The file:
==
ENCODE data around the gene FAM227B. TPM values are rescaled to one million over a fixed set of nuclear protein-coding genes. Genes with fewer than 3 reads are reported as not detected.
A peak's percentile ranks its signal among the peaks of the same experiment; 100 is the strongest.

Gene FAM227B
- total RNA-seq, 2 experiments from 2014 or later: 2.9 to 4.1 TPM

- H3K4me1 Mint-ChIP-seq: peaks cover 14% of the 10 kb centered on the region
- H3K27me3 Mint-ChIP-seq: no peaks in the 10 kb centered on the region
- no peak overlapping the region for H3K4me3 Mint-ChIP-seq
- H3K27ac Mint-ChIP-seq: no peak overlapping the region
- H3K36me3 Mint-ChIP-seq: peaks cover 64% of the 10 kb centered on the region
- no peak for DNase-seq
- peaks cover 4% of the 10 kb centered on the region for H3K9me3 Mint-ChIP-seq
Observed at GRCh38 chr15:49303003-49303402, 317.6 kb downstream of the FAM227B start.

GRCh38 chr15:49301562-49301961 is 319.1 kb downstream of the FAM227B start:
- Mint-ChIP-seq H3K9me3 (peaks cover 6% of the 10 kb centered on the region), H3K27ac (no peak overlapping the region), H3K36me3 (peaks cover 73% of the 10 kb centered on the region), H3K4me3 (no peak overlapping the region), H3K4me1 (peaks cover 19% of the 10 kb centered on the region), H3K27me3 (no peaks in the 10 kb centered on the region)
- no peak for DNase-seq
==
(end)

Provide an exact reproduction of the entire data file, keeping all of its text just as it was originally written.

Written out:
ENCODE data around the gene FAM227B. TPM values are rescaled to one million over a fixed set of nuclear protein-coding genes. Genes with fewer than 3 reads are reported as not detected.
A peak's percentile ranks its signal among the peaks of the same experiment; 100 is the strongest.

Gene FAM227B
- total RNA-seq, 2 experiments from 2014 or later: 2.9 to 4.1 TPM

- H3K4me1 Mint-ChIP-seq: peaks cover 14% of the 10 kb centered on the region
- H3K27me3 Mint-ChIP-seq: no peaks in the 10 kb centered on the region
- no peak overlapping the region for H3K4me3 Mint-ChIP-seq
- H3K27ac Mint-ChIP-seq: no peak overlapping the region
- H3K36me3 Mint-ChIP-seq: peaks cover 64% of the 10 kb centered on the region
- no peak for DNase-seq
- peaks cover 4% of the 10 kb centered on the region for H3K9me3 Mint-ChIP-seq
Observed at GRCh38 chr15:49303003-49303402, 317.6 kb downstream of the FAM227B start.

GRCh38 chr15:49301562-49301961 is 319.1 kb downstream of the FAM227B start:
- Mint-ChIP-seq H3K9me3 (peaks cover 6% of the 10 kb centered on the region), H3K27ac (no peak overlapping the region), H3K36me3 (peaks cover 73% of the 10 kb centered on the region), H3K4me3 (no peak overlapping the region), H3K4me1 (peaks cover 19% of the 10 kb centered on the region), H3K27me3 (no peaks in the 10 kb centered on the region)
- no peak for DNase-seq